Eyes are a concern within the breed, having at least two forms of progressive retinal atrophy (PRA) which can eventually lead to blindness. For one of these forms of PRA, there exists a genetic test, prcd-PRA. Since this test can only reveal the existence of affected or carrier status of this one form of PRA, breeders and owners of the breed should still have regular eye exams by veterinary ophthalmologists. The breed also suffers from another eye disease called Keratoconjunctivitis sicca or dry eye syndrome (DES).

Along with Kerry Blue Terriers, Cresteds can develop canine multiple system degeneration (CMSD) also called progressive neuronal abiotrophy (PNA) in Kerry Blue Terriers. This is a progressive movement disorder that begins with cerebellar ataxia between 10 and 14 weeks of age. After 6 months of age, affected dogs develop difficulty initiating movements and fall frequently. The gene responsible has been mapped to canine chromosome 1.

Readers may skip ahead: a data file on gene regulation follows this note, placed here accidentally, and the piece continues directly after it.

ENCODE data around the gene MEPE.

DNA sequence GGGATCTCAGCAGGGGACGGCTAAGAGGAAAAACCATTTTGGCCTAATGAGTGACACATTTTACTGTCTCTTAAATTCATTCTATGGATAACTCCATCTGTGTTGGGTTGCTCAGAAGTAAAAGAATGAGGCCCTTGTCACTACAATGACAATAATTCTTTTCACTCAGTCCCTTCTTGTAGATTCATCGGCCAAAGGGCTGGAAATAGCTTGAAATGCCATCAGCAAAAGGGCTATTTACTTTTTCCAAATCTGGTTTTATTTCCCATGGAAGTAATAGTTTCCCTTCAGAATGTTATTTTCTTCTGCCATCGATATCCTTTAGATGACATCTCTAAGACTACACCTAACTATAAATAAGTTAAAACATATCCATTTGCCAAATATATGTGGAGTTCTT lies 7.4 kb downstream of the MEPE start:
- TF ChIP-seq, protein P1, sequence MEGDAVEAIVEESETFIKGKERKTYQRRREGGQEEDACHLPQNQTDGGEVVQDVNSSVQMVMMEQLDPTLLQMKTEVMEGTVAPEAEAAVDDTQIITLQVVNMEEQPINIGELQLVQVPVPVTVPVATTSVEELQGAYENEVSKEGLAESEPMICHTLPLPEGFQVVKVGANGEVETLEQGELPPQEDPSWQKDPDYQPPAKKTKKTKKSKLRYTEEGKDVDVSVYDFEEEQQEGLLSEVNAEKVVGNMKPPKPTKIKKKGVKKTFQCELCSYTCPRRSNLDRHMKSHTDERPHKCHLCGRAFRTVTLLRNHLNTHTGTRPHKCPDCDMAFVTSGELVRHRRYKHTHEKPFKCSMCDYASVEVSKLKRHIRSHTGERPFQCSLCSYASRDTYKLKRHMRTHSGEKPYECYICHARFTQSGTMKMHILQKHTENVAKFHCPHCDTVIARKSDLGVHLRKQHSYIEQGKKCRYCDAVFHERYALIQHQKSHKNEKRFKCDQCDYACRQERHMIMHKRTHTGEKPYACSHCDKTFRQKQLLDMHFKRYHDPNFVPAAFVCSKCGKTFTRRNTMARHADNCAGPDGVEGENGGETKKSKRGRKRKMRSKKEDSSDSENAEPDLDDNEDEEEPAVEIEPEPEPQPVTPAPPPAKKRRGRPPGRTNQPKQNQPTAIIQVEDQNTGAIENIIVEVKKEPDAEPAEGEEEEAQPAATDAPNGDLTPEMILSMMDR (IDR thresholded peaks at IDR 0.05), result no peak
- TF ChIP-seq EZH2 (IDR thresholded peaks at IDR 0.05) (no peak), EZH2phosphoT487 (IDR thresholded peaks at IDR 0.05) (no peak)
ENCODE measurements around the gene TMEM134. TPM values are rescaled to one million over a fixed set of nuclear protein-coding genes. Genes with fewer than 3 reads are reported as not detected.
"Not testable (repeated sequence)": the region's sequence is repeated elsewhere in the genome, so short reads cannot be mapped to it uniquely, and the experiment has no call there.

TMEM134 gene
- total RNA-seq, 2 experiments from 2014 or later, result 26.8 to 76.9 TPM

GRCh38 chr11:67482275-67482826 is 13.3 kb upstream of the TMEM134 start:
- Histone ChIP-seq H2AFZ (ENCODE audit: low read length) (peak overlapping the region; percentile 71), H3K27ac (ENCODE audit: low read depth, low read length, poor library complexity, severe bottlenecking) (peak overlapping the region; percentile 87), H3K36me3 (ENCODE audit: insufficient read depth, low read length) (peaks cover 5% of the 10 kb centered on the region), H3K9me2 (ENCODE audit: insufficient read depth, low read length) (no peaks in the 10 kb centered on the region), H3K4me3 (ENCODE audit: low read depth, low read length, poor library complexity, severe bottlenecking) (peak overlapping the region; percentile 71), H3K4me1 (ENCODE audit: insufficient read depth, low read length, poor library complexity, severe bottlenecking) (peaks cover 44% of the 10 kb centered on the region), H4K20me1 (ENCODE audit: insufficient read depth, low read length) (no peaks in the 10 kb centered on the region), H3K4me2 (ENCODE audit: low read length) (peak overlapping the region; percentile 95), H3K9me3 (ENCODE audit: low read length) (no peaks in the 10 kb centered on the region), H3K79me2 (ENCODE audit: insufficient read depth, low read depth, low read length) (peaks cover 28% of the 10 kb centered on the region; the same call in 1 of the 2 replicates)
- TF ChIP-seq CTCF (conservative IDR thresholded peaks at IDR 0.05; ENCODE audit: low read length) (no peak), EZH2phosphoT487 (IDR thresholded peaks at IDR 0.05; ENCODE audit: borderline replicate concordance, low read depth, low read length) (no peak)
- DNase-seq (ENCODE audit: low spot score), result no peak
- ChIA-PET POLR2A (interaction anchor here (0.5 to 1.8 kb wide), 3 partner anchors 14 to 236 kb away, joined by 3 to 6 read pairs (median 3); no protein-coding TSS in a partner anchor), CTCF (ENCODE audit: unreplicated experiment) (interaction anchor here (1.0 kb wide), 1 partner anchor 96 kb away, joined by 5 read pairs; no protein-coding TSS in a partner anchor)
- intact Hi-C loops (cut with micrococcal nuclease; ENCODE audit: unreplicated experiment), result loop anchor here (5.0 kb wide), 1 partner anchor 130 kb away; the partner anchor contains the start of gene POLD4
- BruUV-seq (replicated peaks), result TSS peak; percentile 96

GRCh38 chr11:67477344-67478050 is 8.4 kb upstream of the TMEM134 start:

As with all other toy breeds, the Cresteds can be prone to patellar luxation. This inheritable condition is caused by shallow knee joints (stifles) and results in kneecaps that pop out of place. Its onset is often at a young age, and can cause temporary to permanent lameness based on the severity. Breeders should have their stock certified free of patellar luxation. Many countries' kennel clubs maintain a centralised registry for health results.